Monday, December 13, 2010

This is a story for Advent.
I imagined it as one of these advent calendars - with a little door to open for each day of the month of December...


1.The day comes when the man knows he must leave.
 Leave his wife. Leave his hungry children. Leave everything he has ever known. Leave his village and look for work in the city.

2. In the beginning everyone feels the most intense joy. She does too. The death sentence given by the doctors has given the whole family the most intense sense of how precious the love is that they possess for each other; and then, by what felt like a miracle, they all had been given extra time to enjoy it.

3. The boy lies awake in his iron bed far from home.
The boy’s blankets are grey. His uniform shirt is grey. The shirt he will put on when the bell rings to wake him in the cold morning.

4. On the second day, the man reaches the main road which leads to the city. Day and night, huge lorries thunder past. The noise stupefies him. He is choked by the dust.

5. Her friends all come to see her. So many friends! There was a queue at the entrance to the hospital ward and her elder daughter would manage it. And the mother would say to everyone who came: “This is everyone’s worst nightmare. Dying of a brain tumour. But I tell you: it’s not so bad. It’s not so bad as you all imagine”. 
And there is a fierce joy about her that profoundly touches them all.

6. The boy lies in his iron bed in a row of identical iron beds in an unheated dormitory named after a famous general. The boys compete for a polished shell case from the first world war. The dormitory is very cold. This is because he has to learn to be brave.

7. The noise gets louder and louder. There are the lorries and the music coming from the roadside workshops and food stalls. And people’s voices have to be so much louder to make their voices heard. It all confuses and bewilders him.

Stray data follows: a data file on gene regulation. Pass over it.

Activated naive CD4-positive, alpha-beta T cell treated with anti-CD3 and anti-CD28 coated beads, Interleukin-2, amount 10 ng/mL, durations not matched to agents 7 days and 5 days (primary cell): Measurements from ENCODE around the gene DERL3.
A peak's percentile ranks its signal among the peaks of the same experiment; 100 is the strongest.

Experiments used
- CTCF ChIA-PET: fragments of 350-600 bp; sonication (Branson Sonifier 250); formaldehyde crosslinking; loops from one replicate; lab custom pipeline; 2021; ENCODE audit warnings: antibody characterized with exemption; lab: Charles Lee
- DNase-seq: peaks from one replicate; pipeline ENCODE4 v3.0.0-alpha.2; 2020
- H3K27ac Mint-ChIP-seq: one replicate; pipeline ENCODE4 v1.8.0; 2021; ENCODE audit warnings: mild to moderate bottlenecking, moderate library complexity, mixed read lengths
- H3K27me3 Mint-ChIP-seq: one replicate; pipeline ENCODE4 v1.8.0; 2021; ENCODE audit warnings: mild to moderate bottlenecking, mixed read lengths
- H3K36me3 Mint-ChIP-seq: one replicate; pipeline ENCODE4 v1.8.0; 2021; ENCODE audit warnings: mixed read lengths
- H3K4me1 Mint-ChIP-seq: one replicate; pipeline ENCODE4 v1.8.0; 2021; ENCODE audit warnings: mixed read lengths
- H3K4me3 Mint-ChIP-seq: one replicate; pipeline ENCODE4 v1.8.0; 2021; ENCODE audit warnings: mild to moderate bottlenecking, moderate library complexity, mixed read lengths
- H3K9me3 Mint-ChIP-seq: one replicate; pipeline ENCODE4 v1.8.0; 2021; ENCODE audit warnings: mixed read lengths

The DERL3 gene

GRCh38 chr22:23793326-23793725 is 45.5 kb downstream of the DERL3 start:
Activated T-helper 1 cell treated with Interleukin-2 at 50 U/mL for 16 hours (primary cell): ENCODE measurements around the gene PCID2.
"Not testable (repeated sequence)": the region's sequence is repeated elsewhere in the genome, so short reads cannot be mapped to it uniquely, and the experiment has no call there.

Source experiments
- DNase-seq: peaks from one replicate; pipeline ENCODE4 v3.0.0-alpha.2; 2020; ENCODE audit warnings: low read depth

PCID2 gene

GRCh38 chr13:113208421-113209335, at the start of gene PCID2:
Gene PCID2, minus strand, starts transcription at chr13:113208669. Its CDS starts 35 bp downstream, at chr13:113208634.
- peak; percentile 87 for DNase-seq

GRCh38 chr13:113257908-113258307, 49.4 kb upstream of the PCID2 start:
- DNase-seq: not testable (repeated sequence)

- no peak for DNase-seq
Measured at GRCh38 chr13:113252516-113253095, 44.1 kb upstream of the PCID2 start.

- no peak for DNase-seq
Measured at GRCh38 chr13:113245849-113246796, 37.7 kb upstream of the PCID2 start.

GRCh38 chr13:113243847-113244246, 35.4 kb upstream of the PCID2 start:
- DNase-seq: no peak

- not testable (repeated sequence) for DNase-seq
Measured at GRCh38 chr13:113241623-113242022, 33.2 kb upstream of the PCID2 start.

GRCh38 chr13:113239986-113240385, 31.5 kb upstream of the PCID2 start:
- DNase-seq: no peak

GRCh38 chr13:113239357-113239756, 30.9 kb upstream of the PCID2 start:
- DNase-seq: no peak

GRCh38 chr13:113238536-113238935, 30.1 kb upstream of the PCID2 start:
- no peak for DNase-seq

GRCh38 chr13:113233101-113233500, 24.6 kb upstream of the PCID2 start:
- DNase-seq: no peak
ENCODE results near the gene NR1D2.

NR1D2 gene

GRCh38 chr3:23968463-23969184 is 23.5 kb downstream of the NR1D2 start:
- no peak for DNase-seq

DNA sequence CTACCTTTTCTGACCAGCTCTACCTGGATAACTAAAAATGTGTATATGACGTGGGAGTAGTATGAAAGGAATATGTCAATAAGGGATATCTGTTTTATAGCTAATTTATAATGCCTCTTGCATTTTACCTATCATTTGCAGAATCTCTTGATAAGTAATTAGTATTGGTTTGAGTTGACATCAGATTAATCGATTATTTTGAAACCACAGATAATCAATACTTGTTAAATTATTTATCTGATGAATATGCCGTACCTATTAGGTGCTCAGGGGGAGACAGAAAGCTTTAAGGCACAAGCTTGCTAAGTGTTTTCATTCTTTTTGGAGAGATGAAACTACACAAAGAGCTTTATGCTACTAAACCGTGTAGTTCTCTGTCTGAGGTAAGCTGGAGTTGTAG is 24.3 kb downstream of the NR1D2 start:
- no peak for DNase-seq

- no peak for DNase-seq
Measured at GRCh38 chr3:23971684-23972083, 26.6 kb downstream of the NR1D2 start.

8. When they let her out of hospital it is a kind of victory parade. She is so happy, so happy to be home again. A friend had brought her lilies in the early stages and she had wondered which would last longer. The lilies or her. 
But she’d lived to see the lilies faded and thrown into the bin. 

9. The boy cries often. In secret, where no-one can see or hear. He is not very good at being brave. The other boys make a list for Santa. They ask for Meccano and model cars. They are excited. He feels sad and doesn’t really know what to put down.

10. In the village he knew everyone. And everyone knew him. Some he liked. Some he hated. Some he feared. A few he loved. But loved or hated, feared and enjoyed, there was a web of knowledge there that upheld him.
He did not know this at the time.
But now on the road no-one knows him. And he knows nobody. And step by step he begins lose his sense of his self.

11. She was restless at night. They had to sleep apart. The husband felt as if he had already lost her. 
She couldn’t walk up the stairs any more. Balance gone. So she would crawl up on all fours, crawl up them in the dead hours of night so she could be in the top room. In the top room, in her chair, and see the stars.

12. In the end the boy writes down what he knows he is meant to. He will get a toy car. But it’s not what he wants.
He cannot say what he wants. He cannot even tell himself.